What is the class type for
Data members, unlike temporary variables, cannot change the type that you declare for them. This ensures that the type of the data member can be relied upon to be as was declared regardless of what routine it is used in. So you can set it to that type or any compatible type such as a subclass.
If its type is
Pawn for example, then you can only set it to some other
There are a few options available.
If you only need to change it within a given routine then you could set a temporary variable to it and then change the temporary variable as needed.
!target_enemy: @target_enemy, use it and then later
target_enemy: nil. This is allowed by the compiler since it can see the entire lifetime of the temporary variable so you can change it to whatever class type you want. No change will persist across routine calls though since you won’t be changing
Use a union class such as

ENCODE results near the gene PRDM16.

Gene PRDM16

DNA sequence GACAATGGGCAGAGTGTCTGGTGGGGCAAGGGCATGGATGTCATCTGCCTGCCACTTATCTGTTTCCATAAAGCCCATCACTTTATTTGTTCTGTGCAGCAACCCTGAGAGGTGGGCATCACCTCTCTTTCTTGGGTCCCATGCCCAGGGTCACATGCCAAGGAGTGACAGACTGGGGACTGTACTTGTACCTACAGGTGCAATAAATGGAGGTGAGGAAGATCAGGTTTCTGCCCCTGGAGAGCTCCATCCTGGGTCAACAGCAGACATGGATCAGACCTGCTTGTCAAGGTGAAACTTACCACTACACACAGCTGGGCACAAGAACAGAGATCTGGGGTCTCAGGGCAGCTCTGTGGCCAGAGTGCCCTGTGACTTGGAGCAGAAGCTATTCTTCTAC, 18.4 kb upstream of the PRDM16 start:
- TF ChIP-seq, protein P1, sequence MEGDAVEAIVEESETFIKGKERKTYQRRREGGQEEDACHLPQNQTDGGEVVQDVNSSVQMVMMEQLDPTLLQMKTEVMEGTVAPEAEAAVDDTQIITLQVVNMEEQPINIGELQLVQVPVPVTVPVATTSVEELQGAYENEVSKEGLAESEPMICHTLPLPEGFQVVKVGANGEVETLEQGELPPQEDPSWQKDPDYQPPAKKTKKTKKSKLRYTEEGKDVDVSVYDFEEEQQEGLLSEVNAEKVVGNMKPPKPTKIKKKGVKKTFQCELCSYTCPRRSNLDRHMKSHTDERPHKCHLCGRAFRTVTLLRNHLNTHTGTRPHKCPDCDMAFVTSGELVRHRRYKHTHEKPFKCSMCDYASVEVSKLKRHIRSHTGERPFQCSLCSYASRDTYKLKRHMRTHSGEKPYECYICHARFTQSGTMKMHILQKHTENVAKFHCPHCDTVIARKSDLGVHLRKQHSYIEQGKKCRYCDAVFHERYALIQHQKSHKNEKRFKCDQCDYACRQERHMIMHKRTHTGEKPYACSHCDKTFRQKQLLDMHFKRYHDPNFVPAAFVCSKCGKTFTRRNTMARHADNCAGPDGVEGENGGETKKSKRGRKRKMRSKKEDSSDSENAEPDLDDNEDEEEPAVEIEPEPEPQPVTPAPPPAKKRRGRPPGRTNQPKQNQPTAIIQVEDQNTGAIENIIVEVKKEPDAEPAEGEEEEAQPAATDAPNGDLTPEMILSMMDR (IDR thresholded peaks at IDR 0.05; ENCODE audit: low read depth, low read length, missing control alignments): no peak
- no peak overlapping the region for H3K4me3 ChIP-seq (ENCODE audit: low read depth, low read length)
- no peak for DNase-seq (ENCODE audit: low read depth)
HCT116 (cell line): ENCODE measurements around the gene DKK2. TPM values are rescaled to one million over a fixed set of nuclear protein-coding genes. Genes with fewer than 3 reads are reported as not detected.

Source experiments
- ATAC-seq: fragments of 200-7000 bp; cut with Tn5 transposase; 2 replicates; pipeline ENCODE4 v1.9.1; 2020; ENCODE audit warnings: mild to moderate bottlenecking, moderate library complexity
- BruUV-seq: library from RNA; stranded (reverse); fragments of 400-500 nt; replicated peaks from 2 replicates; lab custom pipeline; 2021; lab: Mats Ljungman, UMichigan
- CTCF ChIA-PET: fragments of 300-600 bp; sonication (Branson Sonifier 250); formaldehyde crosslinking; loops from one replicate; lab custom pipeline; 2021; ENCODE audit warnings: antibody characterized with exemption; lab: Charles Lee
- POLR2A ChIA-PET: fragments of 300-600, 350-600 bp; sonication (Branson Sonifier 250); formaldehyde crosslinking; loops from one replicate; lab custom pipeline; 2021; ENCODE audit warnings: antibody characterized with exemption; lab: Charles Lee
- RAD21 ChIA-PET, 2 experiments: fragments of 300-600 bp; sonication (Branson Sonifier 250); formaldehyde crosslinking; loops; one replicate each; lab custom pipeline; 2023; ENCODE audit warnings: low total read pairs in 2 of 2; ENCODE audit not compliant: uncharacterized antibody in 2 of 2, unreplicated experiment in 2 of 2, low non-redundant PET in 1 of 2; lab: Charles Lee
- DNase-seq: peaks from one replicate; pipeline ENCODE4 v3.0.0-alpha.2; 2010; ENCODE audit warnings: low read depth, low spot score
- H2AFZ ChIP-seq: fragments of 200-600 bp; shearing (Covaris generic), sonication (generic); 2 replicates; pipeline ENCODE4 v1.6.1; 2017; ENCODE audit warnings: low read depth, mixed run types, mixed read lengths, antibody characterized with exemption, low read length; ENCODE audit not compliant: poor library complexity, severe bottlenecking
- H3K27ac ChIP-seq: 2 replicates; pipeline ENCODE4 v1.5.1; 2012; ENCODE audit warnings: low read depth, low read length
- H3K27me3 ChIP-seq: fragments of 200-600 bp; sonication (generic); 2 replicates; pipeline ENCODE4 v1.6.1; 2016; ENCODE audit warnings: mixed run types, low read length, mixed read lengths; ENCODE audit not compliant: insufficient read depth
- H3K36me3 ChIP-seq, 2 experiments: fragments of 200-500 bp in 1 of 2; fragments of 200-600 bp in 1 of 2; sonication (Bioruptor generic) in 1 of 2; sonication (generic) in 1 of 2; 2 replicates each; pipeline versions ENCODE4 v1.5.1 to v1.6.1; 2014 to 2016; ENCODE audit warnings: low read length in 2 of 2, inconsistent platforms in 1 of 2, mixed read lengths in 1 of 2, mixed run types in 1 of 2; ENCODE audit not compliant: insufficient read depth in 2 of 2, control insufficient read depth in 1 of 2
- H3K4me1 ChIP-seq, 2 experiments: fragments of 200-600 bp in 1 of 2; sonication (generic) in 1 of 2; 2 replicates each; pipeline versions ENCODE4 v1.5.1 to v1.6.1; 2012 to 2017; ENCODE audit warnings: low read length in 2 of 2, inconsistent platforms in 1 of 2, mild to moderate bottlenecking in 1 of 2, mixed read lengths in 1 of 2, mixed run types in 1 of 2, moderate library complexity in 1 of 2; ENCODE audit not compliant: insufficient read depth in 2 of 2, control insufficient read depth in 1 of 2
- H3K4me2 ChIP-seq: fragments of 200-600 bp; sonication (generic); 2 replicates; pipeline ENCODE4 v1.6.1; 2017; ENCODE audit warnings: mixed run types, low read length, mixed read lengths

<Pawn|None> that allows the possibility of
nil. This has the downside that you may need to test for
nil or cast to use it
@target_enemy<>Pawn. Because unions with the
None class are common you can use the shortcut of just
@target_enemy<> without specifying the type you want - it assumes that the non-nil type is more interesting. Another cool language helper with this case is that you can use the apply operator
% instead of
. on a object that may be
@target_enemy%do_stuff and if it is non-nil it calls
do_stuff() and if it is
nil then it is a no-op and does nothing.
Some objects have an empty or invalid state. For example there can be a null/invalid
Entity object. So rather than setting the data member to
nil you could make the object invalid or set it to an invalid object.
Cheat. Sometimes you just want to do what you want to do and the rules can stuff it. We used to have a method that allowed you to set a data member to whatever type you wanted and circumvent the compiler. For example:
untyped_data_set('@target_enemy', nil). It seems to have been removed a couple of years ago since no one was using it (and it is bad practice). Though sometimes an escape hatch is really what you need so if this is the solution for you, let us know and we can put it back.
If you supply more info about what you are trying to accomplish, we might be able to give other options.